In addition to constructing the VTC inside an existing facility, its long-term operation — designed for a minimum of 30 years — had to have no effect on the existing facility. SAIC performed extensive transmissibility analyses to verify this aspect of the completed design.
The Sound and the Fury
The Reverberant Acoustic Test Facility simulates the varying conditions of liftoff, descent and mission abort that the newest generation of space-exploration vehicles will be required to endure. The RATF was designed to produce an overall sound-pressure level of 163 dB, which has never been previously achieved in a man-made setting, and the entire structure including walls, floors and ceilings is designed to handle a future acoustic level of 166 dB. As a point of reference, every 3 dB doubles effective sound levels, which means 163 dB is 128 times louder than a jet engine. The RATF generates the most acoustic energy for its size in the world.
The project team designed and installed 36 horns and noise sources in one wall of the chamber. The noise-generation system emulates eight different spectra of sound (25, 35, 50, 80, 100, 160 and 250 hertz), each of which mimics a specific period of launch and/or re-entry. Multiple horns were required for each type of noise. All were custom-designed and custom-built of half-inch stainless steel with the exception of the 250-hertz horns, which were pre-manufactured using fiberglass.
The MVF includes a depressed “pit” area that required the installation of more than 100 rock bolts that function like expansion anchors. The design and location of each rock bolt was completed within exacting tolerances. The normal tolerances specified for installation are a maximum of 3° over the length of the anchor; on this project, rock bolts were within a tolerance of 1°.
The vibration systems and the vibration table to which test items will be attached surpassed the capabilities of all existing mechanical-vibration systems in the world today. EIS for the MVF indicated a one-piece, all-aluminum, 18-foot vibration table that can hold 75,000 pounds of dead weight and test an article up to 75 feet tall. Because vibration tests occur in vertical (X) and lateral (Y and Z) axes, the team designed the system so the test article could be tested on any axis without repositioning. SAIC connected 16 vertical actuators, four horizontal actuators and 16 spherical couplings to the vibration table, powering the system components with an 800-gpm, 3,160-psi hydraulic power system.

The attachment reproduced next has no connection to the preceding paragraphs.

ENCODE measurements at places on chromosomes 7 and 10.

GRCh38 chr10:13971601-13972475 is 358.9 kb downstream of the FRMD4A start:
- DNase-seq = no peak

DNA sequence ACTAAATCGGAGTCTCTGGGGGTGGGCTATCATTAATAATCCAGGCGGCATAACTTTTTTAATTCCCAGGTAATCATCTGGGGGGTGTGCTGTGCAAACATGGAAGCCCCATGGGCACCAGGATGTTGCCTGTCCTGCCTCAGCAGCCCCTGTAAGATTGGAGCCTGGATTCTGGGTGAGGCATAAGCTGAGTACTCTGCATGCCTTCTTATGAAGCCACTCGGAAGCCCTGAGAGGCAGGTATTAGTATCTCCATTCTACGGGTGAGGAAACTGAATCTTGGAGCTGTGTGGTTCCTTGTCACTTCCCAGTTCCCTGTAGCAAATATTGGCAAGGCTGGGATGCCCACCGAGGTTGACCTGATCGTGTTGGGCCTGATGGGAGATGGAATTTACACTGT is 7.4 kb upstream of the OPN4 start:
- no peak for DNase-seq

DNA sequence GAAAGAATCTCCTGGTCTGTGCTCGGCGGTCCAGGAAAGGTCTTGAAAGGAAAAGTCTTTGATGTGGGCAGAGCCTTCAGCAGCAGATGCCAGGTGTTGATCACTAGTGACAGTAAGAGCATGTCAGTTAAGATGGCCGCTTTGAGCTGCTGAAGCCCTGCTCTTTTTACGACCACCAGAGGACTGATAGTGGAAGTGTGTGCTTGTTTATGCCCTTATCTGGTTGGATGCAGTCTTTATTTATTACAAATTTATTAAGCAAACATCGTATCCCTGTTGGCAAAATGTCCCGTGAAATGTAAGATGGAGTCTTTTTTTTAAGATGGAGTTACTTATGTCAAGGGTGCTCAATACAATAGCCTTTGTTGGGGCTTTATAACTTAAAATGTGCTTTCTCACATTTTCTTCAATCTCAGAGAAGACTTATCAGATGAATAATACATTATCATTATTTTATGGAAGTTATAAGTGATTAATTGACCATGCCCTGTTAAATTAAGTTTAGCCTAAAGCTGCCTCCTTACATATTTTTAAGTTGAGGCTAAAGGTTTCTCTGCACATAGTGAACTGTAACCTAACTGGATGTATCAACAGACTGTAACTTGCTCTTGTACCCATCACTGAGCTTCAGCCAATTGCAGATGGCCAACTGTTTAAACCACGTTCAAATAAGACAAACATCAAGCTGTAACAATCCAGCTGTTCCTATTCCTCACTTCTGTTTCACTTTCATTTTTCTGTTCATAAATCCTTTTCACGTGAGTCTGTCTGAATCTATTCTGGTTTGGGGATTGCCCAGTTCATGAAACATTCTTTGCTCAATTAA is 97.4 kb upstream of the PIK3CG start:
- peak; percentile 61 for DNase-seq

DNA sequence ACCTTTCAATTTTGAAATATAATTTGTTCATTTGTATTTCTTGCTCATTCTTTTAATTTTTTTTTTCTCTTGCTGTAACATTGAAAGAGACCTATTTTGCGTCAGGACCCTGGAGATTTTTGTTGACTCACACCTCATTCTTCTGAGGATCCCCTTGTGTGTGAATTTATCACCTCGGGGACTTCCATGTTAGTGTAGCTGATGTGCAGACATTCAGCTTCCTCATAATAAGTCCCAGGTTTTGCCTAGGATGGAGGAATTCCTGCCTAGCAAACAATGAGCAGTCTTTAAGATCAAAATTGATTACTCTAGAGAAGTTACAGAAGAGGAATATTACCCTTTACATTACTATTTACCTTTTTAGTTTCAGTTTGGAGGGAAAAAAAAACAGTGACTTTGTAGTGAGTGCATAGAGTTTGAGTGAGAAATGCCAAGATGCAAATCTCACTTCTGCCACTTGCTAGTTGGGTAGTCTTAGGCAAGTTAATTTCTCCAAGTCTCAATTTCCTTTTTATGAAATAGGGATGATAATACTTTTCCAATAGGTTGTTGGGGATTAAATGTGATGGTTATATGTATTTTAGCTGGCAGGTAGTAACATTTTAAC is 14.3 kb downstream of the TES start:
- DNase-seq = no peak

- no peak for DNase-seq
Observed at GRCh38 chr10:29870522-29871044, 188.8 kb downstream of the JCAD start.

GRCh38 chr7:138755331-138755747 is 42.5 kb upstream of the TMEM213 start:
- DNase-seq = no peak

The project team also designed and fabricated a Construction Integration Fixture (CIF) to support integration, testing and verification of the MVF. The CIF was instrumental in tuning and validating performance of the MVF and maintaining the schedule. Another main feature of the VTC is a 1,024-channel digital data-acquisition system that reads the facility’s strain gauges, microphones, force, acceleration and displacement instruments at 256 KB per second.
The VTC project was officially completed on Sept. 20, 2011. Since then, NASA engineers have developed scenarios to test various pieces of space-exploration equipment and components; official testing was set to start at press time. With the VTC, NASA and private firms alike can test equipment to safely go where few have gone before.
Bill “David” Absher is a Registered Architect and served as the Chief Engineer and Director for Design for the NASA VTC project. Based in SAIC’s Oklahoma City office, Absher has almost 40 years of experience in the design and construction industry.
Project: Vibro-Acoustic Test Capability Facility
Location: Plumbrook Station, Sandusky, Ohio
Owner: NASA Glenn Research Center
Design-Builder: SAIC Constructors, LLC
Architect and Engineer: SAIC Energy, Environment & Infrastructure, LLC
Specialty Consultants: TEAM, Aiolos and Zin Technologies
Specialty Contractors: Commercial Contracting Corp., Triangle Electric and John E. Green